Start over

  • Check their diaper (any redness?)
  • Check their clothing (undress and redress them, any crumbs or hairs in their clothes?

Try different calming positions

  • Try the happy hold
    Big, vigorous bounces for big cries, slow the bounces down as they calm down. Match their stress with bounce intensity until they calm enough to hold them still.
  • If you’re sitting, try standing 
    For some reason, a baby loves a cuddle buddy who stands
  • Change holding position
    • Belly on arm (superman hold) 
    • Upright 
    • Laying Down 
    • Sitting on your lap
    • Laying over your shoulder
    • Looking out
  • Stop holding them all together
    Let them lay down without being touched or only holding their hands or face. Try different seats or bouncers.
  • Hold their hands together as you bounce
    Sometimes they get more upset right before they realize how much they love it.

Bodily Needs

  • Are they hot or cold?
  • Burp the baby
    Be sure to do this properly after every feeding. Try different burping positions!
  • Pump baby legs to get rid of trapped gas 
    Bring the left elbow to the right knee and vise versa. You want their knees to press into their belly gently but enough to let the gas escape.
  • Try baby gas drops
  • Skin to skin
    Body to chest, face to face, hold hands, etc.
    You could also try having a bath together, combining warm water and skin-to-skin.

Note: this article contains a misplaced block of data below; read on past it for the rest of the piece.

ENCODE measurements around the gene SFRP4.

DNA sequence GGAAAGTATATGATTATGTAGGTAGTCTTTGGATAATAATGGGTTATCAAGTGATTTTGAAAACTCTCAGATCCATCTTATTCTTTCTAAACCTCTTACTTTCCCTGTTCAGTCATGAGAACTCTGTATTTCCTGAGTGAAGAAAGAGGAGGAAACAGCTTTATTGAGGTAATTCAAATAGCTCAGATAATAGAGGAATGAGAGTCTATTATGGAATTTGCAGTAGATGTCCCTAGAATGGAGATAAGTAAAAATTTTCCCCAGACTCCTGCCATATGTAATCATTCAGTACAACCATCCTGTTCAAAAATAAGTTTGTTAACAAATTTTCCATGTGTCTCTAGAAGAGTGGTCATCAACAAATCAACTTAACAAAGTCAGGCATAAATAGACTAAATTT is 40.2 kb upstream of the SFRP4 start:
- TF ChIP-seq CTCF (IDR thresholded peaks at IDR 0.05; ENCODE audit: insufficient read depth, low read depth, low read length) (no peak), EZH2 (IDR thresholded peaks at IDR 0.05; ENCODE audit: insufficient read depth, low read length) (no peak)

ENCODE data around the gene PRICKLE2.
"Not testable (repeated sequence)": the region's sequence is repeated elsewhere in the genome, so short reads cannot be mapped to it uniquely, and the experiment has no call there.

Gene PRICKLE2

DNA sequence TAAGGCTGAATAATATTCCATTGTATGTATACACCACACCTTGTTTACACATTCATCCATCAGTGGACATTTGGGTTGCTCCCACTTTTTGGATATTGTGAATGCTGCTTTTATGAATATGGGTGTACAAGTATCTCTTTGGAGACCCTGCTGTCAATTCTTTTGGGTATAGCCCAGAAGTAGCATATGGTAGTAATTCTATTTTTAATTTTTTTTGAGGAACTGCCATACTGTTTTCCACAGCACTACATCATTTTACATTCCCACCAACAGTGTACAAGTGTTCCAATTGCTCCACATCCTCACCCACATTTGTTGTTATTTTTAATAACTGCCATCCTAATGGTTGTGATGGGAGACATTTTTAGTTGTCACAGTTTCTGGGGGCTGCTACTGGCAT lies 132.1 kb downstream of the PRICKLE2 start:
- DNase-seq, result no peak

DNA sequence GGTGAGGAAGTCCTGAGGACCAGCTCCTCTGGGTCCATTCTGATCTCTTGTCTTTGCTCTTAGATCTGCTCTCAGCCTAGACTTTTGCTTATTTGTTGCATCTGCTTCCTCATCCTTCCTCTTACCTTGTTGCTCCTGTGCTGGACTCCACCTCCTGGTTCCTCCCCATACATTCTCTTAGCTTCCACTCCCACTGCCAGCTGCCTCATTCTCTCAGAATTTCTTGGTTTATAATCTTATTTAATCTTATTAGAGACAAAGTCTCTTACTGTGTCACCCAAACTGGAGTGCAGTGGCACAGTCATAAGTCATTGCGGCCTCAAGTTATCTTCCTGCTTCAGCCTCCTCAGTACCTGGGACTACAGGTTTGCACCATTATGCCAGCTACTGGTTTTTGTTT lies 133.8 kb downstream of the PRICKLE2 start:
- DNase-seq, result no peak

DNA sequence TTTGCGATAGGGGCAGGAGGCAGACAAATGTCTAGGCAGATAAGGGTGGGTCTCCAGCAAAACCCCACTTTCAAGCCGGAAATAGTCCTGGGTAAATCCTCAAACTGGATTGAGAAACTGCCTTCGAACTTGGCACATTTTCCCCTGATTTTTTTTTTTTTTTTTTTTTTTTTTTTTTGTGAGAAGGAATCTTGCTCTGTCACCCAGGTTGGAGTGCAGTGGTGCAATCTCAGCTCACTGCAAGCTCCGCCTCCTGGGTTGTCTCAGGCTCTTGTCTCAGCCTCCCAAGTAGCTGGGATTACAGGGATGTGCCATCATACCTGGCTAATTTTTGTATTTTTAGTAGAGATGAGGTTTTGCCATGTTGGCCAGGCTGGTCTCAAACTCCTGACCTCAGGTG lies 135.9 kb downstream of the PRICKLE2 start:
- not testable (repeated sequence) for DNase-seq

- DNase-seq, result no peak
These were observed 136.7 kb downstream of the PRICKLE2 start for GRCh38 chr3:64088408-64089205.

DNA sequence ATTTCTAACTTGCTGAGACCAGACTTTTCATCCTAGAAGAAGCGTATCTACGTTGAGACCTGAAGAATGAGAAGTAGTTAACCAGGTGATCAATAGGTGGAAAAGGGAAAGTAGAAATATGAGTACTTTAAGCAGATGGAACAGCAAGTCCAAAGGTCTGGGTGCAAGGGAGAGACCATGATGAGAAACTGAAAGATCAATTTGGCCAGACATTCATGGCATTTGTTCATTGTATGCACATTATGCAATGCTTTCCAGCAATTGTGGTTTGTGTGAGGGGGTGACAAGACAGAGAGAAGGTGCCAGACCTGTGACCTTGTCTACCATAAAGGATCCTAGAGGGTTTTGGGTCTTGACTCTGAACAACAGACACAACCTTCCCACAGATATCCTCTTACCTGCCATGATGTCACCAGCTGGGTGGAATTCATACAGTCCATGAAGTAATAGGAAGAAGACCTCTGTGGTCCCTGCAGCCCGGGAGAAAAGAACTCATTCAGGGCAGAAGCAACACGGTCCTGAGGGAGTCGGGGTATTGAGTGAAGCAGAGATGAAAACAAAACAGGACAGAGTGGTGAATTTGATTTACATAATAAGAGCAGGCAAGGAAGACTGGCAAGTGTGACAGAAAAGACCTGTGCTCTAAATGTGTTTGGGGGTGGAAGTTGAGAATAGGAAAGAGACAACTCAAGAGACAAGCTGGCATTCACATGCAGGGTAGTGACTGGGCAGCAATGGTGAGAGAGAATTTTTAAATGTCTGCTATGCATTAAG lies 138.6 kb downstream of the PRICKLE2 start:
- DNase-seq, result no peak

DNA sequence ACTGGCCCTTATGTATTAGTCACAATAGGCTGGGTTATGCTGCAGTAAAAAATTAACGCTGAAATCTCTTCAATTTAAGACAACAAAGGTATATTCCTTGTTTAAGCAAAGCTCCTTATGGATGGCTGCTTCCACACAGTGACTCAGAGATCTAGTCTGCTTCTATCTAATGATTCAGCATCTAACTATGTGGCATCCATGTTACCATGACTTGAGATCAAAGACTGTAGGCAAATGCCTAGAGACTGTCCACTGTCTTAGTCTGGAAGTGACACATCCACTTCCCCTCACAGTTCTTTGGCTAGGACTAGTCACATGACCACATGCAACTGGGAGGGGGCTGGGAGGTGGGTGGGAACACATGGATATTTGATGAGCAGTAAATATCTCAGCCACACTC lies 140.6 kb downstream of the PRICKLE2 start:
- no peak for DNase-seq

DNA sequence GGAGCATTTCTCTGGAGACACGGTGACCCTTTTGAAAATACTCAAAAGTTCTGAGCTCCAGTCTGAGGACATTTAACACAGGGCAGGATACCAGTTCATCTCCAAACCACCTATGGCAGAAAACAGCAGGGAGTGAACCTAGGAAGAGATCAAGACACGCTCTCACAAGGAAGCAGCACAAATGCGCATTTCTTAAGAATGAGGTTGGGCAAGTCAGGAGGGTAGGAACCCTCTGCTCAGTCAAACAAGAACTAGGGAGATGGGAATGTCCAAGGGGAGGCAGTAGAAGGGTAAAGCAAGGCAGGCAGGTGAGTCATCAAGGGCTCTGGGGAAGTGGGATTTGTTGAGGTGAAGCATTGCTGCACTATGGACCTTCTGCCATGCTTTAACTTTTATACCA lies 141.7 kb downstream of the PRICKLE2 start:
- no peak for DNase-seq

• Give a baby massage
    Place them on their tummy over a pillow and gently massage their backs, legs, calves, etc.
  • Give them a pacifier or teether
    Babies love sucking and a pacifier can be a great soothing aid to avoid mama herself becoming a pacifier! 

Change the scenery

  • Make it calm, cool, dimly lit, quiet
  • Try a different room
  • Change the lighting

Try some distractions

  • When old enough to play with toys, give them one or change the one they have
  • Calm music
  • Bring them to a window or give them something interesting to look at
  • Sing! 
    Sometimes music itself isn’t enough. My daughter would only settle when I actually opened my mouth and sang!

And finally, feeding

If your baby won’t settle with a change in activity and all the above options have been tried you should feed them. 

You don’t want to try this first because if they are not hungry it may still satisfy them for a moment but cause more trouble in the end. Overfeeding causes gas and belly trouble so be sure to burp the baby after every feed even if they fall asleep. 

Any Other Reason?

  • Is your baby getting sick? 
  • Any signs of a fever?
  • Have they begun teething? 
  • Are they frustrated about something?

What to do when you reach your limit

You can always put your baby down in a safe place and take a 5-10 minute break if you’re getting frustrated. Keep in mind that crying is not about you and not all crying can be easily consoled. Walk away when safety is a concern as shaking a baby can be fatal. 

  • Ask for help
  • Give yourself a moment to breathe
  • Listen to music 

If you live in the United States, the National Alliance on Mental Illness has a free help line. You can call Monday through Friday from 10 a.m. to 10 p.m. Eastern time at 1-800-950-NAMI (1-800-950-6264, toll-free).


It’s not easy to be a baby. The best thing you can do when things are falling apart is try to stay calm and don’t take their crying personally. 

Excessive crying can mostly be avoided if you follow a predictable routine that will meet all of your baby’s needs before they have to scream and ask.

Download a free printable reference list of all the tips mentioned in this post. 

Breathe. You can do this.